MReport October 2018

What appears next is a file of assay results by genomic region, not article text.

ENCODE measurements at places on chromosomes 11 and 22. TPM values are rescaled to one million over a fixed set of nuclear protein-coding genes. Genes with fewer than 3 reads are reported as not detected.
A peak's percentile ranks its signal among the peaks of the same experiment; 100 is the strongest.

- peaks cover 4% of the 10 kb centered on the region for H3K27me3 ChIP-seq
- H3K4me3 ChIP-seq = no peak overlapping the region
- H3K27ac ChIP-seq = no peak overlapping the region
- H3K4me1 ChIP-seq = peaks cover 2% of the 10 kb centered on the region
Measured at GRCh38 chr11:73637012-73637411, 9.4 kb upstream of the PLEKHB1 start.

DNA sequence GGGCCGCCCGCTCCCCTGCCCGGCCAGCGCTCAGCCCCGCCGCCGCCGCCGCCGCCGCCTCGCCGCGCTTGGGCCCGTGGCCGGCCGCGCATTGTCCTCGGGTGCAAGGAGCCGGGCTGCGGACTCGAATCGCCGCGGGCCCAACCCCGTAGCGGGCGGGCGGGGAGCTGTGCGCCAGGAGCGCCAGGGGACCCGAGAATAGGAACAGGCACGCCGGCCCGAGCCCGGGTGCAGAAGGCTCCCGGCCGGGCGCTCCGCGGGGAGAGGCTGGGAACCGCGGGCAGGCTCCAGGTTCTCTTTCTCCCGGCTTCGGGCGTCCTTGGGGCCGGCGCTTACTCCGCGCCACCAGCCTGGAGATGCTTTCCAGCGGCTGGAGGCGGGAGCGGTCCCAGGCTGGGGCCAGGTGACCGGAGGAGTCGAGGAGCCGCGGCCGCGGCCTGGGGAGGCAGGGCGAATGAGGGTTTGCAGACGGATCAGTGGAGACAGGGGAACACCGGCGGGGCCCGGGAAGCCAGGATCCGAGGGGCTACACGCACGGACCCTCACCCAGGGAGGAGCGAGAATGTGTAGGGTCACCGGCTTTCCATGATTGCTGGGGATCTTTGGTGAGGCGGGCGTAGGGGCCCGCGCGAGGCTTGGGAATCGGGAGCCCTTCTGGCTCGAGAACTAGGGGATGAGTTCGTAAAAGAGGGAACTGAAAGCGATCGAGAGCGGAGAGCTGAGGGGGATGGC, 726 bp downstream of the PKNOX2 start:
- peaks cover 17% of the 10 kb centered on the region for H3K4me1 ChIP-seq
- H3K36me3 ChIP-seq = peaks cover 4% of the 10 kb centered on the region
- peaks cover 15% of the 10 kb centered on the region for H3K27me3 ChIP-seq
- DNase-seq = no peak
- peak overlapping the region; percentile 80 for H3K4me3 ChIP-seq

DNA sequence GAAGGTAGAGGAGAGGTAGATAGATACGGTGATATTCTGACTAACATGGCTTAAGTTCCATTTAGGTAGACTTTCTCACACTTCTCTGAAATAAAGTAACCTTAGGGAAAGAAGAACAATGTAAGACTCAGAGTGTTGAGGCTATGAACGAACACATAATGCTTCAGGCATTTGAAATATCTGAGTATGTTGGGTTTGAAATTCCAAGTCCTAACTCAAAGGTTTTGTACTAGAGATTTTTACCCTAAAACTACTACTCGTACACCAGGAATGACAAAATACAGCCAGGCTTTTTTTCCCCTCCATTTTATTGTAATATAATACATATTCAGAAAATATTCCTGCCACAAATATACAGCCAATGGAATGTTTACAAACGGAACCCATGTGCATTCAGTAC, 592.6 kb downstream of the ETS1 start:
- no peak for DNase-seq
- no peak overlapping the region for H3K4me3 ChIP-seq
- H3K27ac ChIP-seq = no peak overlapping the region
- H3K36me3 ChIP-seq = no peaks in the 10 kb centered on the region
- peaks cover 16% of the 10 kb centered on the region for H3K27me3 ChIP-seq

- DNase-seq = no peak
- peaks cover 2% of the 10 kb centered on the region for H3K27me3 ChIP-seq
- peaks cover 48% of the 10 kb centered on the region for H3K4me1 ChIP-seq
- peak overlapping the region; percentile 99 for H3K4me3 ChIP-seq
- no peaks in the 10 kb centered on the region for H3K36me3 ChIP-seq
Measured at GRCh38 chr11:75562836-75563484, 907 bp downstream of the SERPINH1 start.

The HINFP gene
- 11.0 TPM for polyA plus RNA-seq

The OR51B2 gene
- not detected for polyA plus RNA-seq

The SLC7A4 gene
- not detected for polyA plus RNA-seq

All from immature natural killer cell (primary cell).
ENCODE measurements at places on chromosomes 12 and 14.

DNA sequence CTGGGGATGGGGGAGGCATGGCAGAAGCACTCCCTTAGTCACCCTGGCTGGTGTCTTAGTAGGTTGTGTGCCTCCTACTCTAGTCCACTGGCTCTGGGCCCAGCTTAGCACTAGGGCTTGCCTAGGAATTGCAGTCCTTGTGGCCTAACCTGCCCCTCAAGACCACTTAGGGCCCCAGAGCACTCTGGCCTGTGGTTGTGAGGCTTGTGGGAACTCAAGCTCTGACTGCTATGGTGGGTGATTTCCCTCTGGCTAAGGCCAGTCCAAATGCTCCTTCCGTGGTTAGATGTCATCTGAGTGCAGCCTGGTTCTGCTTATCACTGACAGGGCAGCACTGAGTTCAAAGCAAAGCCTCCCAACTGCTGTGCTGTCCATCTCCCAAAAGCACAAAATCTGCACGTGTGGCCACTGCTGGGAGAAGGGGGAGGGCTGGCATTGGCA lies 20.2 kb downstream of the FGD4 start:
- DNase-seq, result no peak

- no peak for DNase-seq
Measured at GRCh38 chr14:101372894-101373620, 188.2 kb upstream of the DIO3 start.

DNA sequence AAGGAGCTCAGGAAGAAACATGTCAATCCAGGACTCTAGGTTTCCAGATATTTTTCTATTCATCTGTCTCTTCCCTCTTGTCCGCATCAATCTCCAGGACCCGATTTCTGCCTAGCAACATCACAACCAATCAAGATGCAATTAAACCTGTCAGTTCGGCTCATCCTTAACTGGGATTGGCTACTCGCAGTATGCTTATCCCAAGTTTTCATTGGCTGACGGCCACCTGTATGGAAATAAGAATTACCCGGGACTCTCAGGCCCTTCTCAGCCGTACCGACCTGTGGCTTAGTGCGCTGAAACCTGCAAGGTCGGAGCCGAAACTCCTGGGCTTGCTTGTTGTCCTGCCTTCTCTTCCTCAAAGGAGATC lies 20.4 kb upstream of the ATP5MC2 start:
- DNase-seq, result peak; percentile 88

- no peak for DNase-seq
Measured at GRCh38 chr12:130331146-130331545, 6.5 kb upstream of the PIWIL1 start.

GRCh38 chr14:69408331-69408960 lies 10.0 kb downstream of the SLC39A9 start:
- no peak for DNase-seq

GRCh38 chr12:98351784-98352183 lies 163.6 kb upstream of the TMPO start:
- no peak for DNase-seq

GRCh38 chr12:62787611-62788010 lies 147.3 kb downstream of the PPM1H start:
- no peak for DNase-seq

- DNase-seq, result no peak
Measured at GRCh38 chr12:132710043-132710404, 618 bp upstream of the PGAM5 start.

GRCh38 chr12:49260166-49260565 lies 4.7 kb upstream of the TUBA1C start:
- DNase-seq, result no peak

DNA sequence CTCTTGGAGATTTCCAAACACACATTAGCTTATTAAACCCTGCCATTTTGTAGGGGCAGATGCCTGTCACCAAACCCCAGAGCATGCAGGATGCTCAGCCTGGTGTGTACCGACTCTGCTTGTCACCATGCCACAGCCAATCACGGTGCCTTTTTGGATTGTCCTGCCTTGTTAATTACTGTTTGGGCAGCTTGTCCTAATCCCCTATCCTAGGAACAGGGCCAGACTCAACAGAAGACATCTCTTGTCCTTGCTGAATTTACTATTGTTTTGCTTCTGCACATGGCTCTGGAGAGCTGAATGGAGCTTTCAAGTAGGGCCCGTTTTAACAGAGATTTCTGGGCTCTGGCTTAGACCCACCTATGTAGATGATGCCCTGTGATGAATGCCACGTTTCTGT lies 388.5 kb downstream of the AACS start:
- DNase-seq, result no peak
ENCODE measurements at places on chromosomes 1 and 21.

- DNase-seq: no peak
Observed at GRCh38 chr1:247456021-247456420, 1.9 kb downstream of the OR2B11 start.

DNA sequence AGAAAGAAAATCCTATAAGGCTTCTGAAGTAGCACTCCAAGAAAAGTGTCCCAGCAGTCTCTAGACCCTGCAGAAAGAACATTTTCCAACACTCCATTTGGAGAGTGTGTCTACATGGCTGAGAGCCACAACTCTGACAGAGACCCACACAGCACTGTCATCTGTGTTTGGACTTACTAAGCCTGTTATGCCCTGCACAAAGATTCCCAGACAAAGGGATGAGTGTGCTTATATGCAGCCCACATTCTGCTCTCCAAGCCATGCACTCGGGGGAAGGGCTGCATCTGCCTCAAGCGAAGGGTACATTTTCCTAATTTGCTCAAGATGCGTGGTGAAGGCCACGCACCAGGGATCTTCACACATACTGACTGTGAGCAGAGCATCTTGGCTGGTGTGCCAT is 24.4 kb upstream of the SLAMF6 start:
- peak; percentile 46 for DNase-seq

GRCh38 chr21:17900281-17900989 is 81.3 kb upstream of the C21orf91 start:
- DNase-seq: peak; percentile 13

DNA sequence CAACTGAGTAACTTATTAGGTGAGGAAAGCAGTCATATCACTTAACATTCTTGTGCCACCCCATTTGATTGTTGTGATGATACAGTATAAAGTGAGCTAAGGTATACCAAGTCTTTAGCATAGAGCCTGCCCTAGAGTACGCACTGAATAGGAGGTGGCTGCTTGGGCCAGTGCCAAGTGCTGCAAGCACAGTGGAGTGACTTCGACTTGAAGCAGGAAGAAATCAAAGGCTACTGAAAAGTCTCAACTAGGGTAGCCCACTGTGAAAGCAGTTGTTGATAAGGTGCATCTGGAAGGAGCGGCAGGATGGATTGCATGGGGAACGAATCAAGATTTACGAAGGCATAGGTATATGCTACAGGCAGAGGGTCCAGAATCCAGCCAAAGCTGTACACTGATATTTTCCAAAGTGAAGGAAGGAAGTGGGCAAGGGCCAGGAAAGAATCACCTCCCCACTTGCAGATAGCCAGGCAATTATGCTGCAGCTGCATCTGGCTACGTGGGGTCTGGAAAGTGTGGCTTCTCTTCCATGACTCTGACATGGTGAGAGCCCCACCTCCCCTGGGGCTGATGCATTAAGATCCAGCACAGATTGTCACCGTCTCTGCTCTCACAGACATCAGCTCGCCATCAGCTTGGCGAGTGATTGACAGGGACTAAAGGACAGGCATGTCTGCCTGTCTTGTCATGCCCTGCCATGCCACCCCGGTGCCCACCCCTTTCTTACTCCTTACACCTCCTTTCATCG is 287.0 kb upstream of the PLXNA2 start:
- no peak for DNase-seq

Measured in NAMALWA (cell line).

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60 | TH E M R EP O RT O R I G I NAT I O N S E R V I C I N G DATA G O V E R N M E N T S E C O N DA R Y M A R K E T THE LATEST GOVERNMENT BCFP Offers Clarifications to HMDA Exemption Rules The bureau addresses the uncertainty created by the Economic Growth, Regulatory Relief, and Consumer Protection Act, which was designed to provide regulatory relief for smaller institutions. T he Bureau of Consumer Financial Protection (BCFP) released an "interpretive and proce - dural rule" designed to implement and clarify the requirements of Section 104(a) of the Economic Growth, Regulatory Relief, and Consumer Protection Act, or amendment of the Home Mort - gage Disclosure Act (HMDA,) at the end of August. In addition, the BCFP released an updated Filing Instructions Guide for 2018 HMDA data collected. The President signed the Economic Growth, Regulatory Relief, and Consumer Protection Act on May 24. The Act contains provisions aimed at decreasing the burden on smaller depository institutions when facing compli - ance with HMDA and its imple- menting regulation. According to the BCFP, several institutions have questions about the HMDA exemptions in the act, specifically, how they impact collecting and filing for 2018. The new rule aims to clarify these concerns. According to the bureau, the rule gives insured depository insti - tutions and insured credit unions covered by a partial the option to exempt data fields as long as they report all data fields within any exempt data point for which they report data. Additionally, the rule notes that loans and lines of credit that are otherwise HMDA reportable are the only category of loans and lines of credit which count toward the partial exemp - tion threshold. For institutions that choose not to report a universal loan identifier, the rule designates a nonuniversal loan identifier for a partially exempt transaction for their exempt transactions, while clarifying the exception to the partial exemptions for negative Community Reinvestment Act examination history. The rule also clarifies which of the data points in Regulation C are covered by the partial exemptions. The BCFP plans to begin a notice-and-comment rulemaking at a later date. This will imple - ment these interpretations and procedures into Regulation C and further implement the act. Making CRA Work for Communities The OCC is asking for comments regarding the CRA and its implementation with an eye toward modernizing the act to better meet its intended goals. I n a bid to modernize the regulatory framework of implementing the Com- munity Reinvestment Act (CRA), The Office of the Comp- troller of Currency (OCC) asked for comments from stakeholders. The CRA, which was en- acted in 1977 to encourage banks and other insured depository institutions to help meet the credit needs of their communities, including low- and moderate- income (LMI) neighborhoods, is being considered for reforms. In 2017 and 2018, the Department of Treasury gathered feedback and published recommendations for modernizing the regulatory framework of this act. The OCC said in a statement that it had issued the Advance Notice of Proposed Rulemaking (ANPR) to better achieve the statute's original purpose, increase lending and investment where it was needed most, and reduce the burden associated with reporting and assessing CRA performance. "As a long-time banker, I have seen first-hand the benefit of CRA investment and how it makes communities vibrant," said Comptroller of the Currency Joseph M. Otting. "I have also seen how limitations in the cur - rent CRA regulation can fail to provide consideration to a bank that wants to lend and invest in a community with a need for capital, including many low- and moderate-income areas." Noting that the operation of the current CRA regulation could re - sult in restricted resources, Otting said it was time for a national discussion on how "we can make the CRA work better." Through the ANPR, the OCC is asking stakeholders to comment on a number of questions regard - ing the improvements to the CRA regulation on various aspects such as increasing lending and services to people in areas that need it most, including LMI areas; clarify - ing and expanding the types of activities eligible for CRA consid- eration; revisiting how assessment areas are defined and used; mak- ing bank CRA performance more transparent; and reducing the cost and burden related to evaluating performance under the CRA. According to Otting, some of the areas stakeholders complained about included the difficulty of getting capital to critical areas, significant administrative burden, lack of CRA consideration for important development activities, and failure to adapt to advances in banking such as interstate branch - ing and digitization of services. "As a long-time banker, I have seen first-hand the benefit of CRA investment and how it makes communities vibrant." —Joseph M. Otting, Comptroller of the Currency

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